The biggest difference in tone is that living in your mom's basement was considered a responsible sign of adulthood in 1912. It meant that you weren't out in the streets, doing God knows what, and might actually make something of yourself.

News of the Titanic sinking in 1912 is slow to arrive in Washington, because so many people are trying to forward it at the same time, and the crosstalk slows the message down. At this point, President Taft starts grumbling about regulation.

In 1914, war breaks out in Europe. Despite pleas from amateur radio hams, the American government bans all civilian radio use for the duration of the war. For five years, amateur radio is dead. The Navy even makes an attempt right after the war to buy out every radio operator and get a monopoly, until Congress slaps them down.

The ban is lifted in 1919, precipitating a full-on radio boom very reminiscent of the dot-com bubble. Money starts pouring in. Everything is radio themed. There's young adult fiction being published about boys and girls who use radio to solve crimes and have adventures—the Radio Boys series. Fortunes are made and lost speculating on radio companies.

Every business is told that radio will transform their lives. Jewelers, for example, will no longer have to lease a dedicated telegraph line to get an exact time signal for their high-end watches. Their trade journal publishes an article explaining what the ether is, how it works, how you send waves through it, and how you can save a bundle by getting your official time from the Navy radio transmitter at Arlington.

But mass-market radio also means the end of the informal, participatory radio web that preceded it. Now you need a license and a budget to play the game.

Corporations take over, and within a few years there are just a couple of giants running the national radio networks, to the point where one of them is broken up, back when breaking up monopolies was still a thing we did. The work becomes professionalized.

The industry, which in the beginning had been run on a mix of enthusiasm and government money, finds its way to a workable business model: advertising. The big players wage a war over copyright to determine how artists should get paid for broadcasts over this new medium.

In just a few years, radio completes the transition from an eclectic group of participatory amateurs, to a mass audience of passive consumers and a professional class of producers. It assumes its place along newsprint as a mass medium.

But unlike newspapers or the telegraph, this new medium can reach into people's homes, and talk to them in a human voice.

It doesn't take long for politically talented people to discover how to use radio for their own ends.

One of these early pioneers in the United States is Charles Coughlin, a Catholic priest and early religious broadcaster who notices that his angry rants on political topics net him a much bigger audience than his discourses on religion.

By the middle of the 1930's, Coughlin has an active audience of ten million tuning in to hear him rail against against bankers and international conspiracies, in a way that sounds uncomfortably familiar in 2017.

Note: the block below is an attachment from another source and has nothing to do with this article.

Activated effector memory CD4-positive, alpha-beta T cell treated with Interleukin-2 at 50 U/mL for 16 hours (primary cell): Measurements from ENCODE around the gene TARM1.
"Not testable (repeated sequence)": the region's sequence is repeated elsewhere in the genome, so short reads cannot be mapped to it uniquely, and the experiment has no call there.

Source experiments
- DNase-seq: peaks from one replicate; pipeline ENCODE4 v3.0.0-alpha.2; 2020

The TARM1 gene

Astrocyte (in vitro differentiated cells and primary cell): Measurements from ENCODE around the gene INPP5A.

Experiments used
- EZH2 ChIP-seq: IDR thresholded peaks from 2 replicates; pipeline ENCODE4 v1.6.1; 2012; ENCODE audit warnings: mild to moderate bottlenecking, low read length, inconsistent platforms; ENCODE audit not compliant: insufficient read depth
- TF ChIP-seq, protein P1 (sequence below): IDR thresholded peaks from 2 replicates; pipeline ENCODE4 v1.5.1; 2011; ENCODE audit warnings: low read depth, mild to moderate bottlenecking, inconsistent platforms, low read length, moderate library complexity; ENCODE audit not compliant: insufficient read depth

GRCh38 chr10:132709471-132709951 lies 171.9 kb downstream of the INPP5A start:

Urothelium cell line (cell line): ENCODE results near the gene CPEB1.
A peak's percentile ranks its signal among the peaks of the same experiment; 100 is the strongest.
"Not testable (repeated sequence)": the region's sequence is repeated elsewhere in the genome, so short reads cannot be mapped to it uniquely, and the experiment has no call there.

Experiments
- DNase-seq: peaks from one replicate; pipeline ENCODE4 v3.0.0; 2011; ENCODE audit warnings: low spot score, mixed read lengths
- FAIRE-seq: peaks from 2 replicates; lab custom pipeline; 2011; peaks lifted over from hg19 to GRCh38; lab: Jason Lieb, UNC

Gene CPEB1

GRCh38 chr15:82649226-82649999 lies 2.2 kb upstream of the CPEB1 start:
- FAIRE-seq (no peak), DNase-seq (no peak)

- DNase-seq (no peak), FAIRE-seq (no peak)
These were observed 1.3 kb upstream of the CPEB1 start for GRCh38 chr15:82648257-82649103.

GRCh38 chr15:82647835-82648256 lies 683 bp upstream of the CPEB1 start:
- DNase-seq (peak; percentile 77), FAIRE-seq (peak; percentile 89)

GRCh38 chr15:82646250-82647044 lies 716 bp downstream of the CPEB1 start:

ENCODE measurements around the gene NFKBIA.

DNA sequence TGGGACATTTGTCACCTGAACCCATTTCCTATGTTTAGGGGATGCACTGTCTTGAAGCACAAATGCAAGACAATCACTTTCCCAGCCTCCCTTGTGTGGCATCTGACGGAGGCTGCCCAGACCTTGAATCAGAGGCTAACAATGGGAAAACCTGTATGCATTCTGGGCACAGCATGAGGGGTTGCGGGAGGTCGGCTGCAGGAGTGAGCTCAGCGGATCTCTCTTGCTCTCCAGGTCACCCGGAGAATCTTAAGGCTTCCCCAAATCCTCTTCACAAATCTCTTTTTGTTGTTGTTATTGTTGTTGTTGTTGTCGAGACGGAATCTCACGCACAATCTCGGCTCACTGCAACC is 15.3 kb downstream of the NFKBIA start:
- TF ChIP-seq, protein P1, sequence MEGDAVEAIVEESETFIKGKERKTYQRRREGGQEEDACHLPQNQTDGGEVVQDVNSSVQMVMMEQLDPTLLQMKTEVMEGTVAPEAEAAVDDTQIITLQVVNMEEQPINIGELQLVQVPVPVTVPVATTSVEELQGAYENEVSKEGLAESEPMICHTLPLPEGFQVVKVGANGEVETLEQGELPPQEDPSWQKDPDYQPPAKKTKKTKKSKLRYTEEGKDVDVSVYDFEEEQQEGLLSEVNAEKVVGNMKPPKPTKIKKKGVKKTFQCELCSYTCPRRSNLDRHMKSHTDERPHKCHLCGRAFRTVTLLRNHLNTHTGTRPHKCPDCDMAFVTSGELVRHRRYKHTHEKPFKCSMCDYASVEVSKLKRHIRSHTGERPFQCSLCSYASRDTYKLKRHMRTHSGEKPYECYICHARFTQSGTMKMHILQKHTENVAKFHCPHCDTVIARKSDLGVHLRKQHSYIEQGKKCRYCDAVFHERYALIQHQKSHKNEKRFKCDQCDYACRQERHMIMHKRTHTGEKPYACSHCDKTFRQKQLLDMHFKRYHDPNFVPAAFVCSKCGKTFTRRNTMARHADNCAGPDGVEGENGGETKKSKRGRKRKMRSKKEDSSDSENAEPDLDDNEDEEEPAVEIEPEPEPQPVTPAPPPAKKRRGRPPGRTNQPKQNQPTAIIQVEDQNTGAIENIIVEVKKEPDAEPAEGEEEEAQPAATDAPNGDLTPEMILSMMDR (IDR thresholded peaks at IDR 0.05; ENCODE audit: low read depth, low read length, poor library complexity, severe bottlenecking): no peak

Here's Father Coughlin at the top of his game, yelling about banks.

The other great political radio talent in America is the new President, Franklin Roosevelt.

Facing a hostile press controlled by his opponents, Roosevelt decides to speak directly to the people in a series of what he terms "fireside chats".

These are not delivered in the bombastic style of political speeches, or in the angry right-wing talk radio style pioneered by Father Coughlin, but conversationally, as if the President were at home with you in your parlor.

Roosevelt exploits the intimacy of radio, speaking to people gathered in their homes, in the evening, in the company of friends and loved ones. Here's what his first fireside chat sounded like.

You wouldn't think that a lecture about the banking system could be very appealing. But in an atmosphere of crisis, people listen. For the first time, they can directly hear their leader discuss an issue of enormous consequence to their lives, in their own homes.

These fireside chats help win Roosevelt a lasting popularity that will confound his enemies over the years. He will go on to win re-election three times.

Saul Bellow wrote about what it was like to experience one of Roosevelt's broadcasts:

drivers had pulled over, parking bumper to bumper, and turned on their radios to hear Roosevelt. They had rolled down the windows and opened the car doors. Everywhere the same voice, its odd Eastern accent, which in anyone else would have irritated Midwesterners. You could follow without missing a single word as you strolled by. You felt joined to these unknown drivers, men and women smoking their cigarettes in silence, not so much considering the President's words as affirming the rightness of his tone and taking assurance from it.

Right there, in that Saul Bellow quote, we also find a warning about the danger of this intimate new medium.

"Not considering but affirming."

This is the power that radio has to persuade through emotion, repetition, familiarity, and tone, rather than facts or argument. A good radio broadcast makes you feel like a part of something bigger, even as you listen alone.